Fortunately, a long planned (and almost canned) session at Abbey Road Studios was able to run as scheduled, adding a sparkle of prestige to proceedings and that sense of occasion he’d been so missing.
“There was a gap before Christmas where everything became unlocked and we booked 10 days at Abbey Road Studios, which I was about to pull two days before we went in,” he explains. “I just wasn’t sure everyone was in the right state of mind to go into Abbey Road and be in that place where we could give these songs the energy they needed. But I couldn't have been more wrong. All of the guys working on the record were desperate to do it. And when we got into the studio, the emotions of all of us being together and the excitement of seeing each other was magic. It was the most emotional feeling I’ve had in my career when it comes to making a record. We all had tears in our eyes the first day, trying to keep it cool, but it was very emotional.”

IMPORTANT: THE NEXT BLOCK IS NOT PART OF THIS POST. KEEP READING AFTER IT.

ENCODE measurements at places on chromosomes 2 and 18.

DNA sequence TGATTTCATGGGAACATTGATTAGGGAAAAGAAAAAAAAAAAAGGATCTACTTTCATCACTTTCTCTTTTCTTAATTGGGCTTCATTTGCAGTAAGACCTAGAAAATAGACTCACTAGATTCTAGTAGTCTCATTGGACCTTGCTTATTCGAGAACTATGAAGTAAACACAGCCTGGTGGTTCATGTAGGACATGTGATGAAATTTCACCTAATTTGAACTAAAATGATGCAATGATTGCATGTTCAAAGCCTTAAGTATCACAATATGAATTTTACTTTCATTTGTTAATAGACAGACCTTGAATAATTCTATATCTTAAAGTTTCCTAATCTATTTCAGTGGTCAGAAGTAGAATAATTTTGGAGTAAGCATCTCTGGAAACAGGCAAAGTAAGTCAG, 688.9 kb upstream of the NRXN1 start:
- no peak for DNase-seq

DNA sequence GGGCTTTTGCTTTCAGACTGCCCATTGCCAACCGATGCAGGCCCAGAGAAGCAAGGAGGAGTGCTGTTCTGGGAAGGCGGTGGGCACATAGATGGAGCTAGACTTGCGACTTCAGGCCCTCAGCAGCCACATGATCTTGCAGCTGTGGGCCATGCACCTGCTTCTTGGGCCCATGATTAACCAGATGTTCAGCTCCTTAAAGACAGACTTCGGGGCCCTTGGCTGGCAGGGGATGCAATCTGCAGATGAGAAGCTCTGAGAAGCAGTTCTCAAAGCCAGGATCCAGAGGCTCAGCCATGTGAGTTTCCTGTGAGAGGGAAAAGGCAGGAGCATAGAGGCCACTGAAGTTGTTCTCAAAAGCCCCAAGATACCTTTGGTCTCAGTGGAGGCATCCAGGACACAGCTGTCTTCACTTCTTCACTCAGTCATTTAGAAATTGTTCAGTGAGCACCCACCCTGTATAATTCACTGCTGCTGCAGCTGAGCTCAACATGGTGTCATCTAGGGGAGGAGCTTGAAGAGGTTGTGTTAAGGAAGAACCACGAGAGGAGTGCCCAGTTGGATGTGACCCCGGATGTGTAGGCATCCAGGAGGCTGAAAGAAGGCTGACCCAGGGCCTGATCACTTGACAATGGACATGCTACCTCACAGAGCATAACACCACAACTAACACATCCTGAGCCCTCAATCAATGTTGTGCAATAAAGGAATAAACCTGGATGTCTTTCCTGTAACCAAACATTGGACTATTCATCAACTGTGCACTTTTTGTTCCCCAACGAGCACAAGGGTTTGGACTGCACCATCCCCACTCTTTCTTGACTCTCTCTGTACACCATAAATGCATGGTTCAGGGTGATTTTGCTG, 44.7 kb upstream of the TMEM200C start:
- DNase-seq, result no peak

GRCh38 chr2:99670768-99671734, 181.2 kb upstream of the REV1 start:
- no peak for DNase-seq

It’s testament to Savoretti, his band and producer Cam Blackwood (George Ezra, London Grammar, Florence and the Machine) that the sense of time and place they were attempting to capture is done so with truly unerring detail and accuracy. One can almost feel the heat of the Mediterranean sun and taste the salt of the sea, such is the warmth and richness of the synths and rhythm section that underpin its 11 tracks, while the Nile Rodgers-featuring lead single Who’s Hurting Who? sees the legendary Chic man’s unmistakable guitar tones shimmer through the track like disco lights bouncing off a mirror ball.
“That was possibly the coolest thing I’ve ever done in my life,” he says of working with Rodgers. “I can’t tell you how many times I've been in the studio and said it would be cool to put some Nile Rodgers-style guitar on this. It’s an expression I use a lot as it’s a guitar sound I love. I was working with [producer and mixer] Mark Ralph and he said, ‘why don’t we ask Nile’? Next thing I knew, Nile had agreed. Not only did he agree, but he’s been such a mentor. He’s had me on his podcast and has just been very supportive about the whole concept. When he sent his stuff we listened to it in the studio and I was like a little child jumping up and down.”